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Dislocations at the Elbow-Joint

arm, radius, upper, elbow and dislocation


'The two bones radius and ulna may be dislocated together, or one of them separately. When both are together the dislocation may be backwards, or forwards, or to one side or other. The ulna may be displaced backwards alone and the radius forwards alone. Some of these varieties are very rare, because, owing to the formation of the elbow-joint, some of them would be extremely difficult to produce with out great injury of other kinds to the joint. The commoner forms are dislocation of both bones backwards and dislocation of the radius alone forwards.

Dislocations of both bones backwards are commonest in childhood and youth. They are often due to a fall on the hand, the elbow being at the time bent. They can be produced by a blow on the lower part of the upper arm from behind driving it forwards, the elbow being fixed.

Signs.—The forearm is bent and fixed. The point of the elbow projects greatly behind, and above the projection is a hollow. In front the lower end of the upper arm-bone stands out prominently, and is pressed down into the bend of the elbow. (See FRACTURE OF LOWER END OF IlumErtus for the distinguishing fea tures between it and this dislocation, p. 85.) The signs of ulna displaced alone are the same, but exist only on one—the inner—side of the joint.

Treatment.-- The simplest method is shown in the figure (Fig. 59). The patient is seated in a chair, the operator's foot rests on the chair, and his knee is placed in the bend of the patient's elbow, resting on the upper end of the forearm, not on the lower end of the upper arm. The person's hand is then grasped, and

the arm pulled round the knee. Another method is to permit one person to hold the upper arm fixed, while a second pulls on the forearm till the bones have been brought down into position. After reduction the arm should be kept in a sling for some days at least, and movement only gradually practised.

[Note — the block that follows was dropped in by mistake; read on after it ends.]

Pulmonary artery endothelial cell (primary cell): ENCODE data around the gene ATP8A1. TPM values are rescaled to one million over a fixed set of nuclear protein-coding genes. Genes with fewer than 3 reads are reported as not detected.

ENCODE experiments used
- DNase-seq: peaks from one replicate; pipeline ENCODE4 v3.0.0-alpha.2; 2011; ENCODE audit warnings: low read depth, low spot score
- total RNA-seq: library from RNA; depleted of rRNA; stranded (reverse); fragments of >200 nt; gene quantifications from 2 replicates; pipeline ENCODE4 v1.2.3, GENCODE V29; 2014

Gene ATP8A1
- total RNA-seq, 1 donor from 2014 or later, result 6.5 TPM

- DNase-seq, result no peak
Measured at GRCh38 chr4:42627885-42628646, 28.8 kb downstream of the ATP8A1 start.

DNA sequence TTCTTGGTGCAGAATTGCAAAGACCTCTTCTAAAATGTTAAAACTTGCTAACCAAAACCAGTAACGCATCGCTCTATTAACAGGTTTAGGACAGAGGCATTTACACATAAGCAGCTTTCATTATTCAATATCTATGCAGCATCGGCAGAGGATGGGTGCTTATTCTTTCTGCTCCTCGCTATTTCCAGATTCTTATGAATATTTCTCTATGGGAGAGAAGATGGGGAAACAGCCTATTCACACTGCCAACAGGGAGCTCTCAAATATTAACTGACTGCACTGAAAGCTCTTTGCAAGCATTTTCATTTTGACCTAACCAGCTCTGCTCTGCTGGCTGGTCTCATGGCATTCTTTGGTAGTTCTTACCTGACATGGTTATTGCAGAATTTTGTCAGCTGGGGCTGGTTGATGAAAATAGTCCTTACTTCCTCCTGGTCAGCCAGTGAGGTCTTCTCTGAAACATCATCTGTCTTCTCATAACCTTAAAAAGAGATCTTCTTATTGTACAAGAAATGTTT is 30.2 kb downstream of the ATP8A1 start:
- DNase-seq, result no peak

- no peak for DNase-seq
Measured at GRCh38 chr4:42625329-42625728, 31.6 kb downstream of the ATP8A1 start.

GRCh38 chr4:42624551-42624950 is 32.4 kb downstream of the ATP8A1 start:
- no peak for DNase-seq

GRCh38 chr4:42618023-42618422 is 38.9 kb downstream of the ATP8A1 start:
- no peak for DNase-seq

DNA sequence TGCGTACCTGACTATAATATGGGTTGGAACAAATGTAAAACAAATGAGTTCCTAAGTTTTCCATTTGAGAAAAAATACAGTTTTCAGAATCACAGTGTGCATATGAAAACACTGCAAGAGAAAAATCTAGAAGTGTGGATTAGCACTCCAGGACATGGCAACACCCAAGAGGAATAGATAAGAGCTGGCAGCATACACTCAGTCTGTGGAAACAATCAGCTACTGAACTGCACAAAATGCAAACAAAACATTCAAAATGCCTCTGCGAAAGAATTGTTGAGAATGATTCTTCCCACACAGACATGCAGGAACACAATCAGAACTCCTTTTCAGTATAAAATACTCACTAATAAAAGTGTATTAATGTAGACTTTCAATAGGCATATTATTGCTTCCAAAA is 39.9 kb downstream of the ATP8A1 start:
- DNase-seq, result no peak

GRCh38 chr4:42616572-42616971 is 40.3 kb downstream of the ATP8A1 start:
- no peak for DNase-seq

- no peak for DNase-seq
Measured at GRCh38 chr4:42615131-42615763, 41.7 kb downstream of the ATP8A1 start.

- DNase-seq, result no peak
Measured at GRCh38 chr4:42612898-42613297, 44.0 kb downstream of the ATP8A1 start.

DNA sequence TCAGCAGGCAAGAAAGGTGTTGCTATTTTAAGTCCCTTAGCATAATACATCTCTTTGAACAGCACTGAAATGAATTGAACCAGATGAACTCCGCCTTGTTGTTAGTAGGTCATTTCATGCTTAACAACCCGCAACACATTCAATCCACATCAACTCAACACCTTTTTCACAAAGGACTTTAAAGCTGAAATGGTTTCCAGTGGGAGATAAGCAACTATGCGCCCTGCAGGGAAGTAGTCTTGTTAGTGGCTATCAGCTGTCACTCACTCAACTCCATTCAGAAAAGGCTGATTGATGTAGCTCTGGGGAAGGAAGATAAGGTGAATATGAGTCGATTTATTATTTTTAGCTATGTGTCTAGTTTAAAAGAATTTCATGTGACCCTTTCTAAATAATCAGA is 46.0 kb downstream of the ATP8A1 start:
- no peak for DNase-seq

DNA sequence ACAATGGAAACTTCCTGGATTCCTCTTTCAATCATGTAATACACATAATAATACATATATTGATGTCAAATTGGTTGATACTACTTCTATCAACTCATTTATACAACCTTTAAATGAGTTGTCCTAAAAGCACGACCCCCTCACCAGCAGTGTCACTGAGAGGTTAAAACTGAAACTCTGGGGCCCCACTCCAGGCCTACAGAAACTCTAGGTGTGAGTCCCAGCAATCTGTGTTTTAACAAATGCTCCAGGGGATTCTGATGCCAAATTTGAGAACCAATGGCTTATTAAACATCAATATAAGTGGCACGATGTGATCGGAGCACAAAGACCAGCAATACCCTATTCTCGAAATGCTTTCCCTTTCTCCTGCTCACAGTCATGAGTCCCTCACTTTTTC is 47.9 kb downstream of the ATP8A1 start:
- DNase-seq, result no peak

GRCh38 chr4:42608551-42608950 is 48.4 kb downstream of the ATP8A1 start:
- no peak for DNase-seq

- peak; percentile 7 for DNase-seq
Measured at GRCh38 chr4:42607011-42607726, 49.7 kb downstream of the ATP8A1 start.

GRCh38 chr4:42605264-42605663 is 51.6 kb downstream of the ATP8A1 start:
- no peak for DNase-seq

Dislocation of the Radius (p. 62) alone is generally forwards. It has frequently occurred in young children from a violent pull, as when they are lifted off the ground by the hand.

Signs.—The elbow is slightly bent, further bending being prevented by the upper arm bone coming against the displaced end of the radius. Straightening of the arm causes pain. The head of the bone—the radius is on the thumb side—can be felt in its unusual position; and that it is the radius can be easily made out by turning the wrist with one hand while the fingers of the other hand are over the dis placed end, which is then felt to turn.

Treatment. — Let an assistant, standing behind the patient, fix the upper arm. Press both thumbs down on the projecting head of the radius, and, at the same time, with the fingers grasping the forearm round about, pull on the forearm, and then bend it. The bone is reduced, but it conies out again very easily. If a pad over the reduced bone and a bandage fail to keep it in its place leave it alone. Through time the head of the bone gets absorbed, and the natural movement is restored.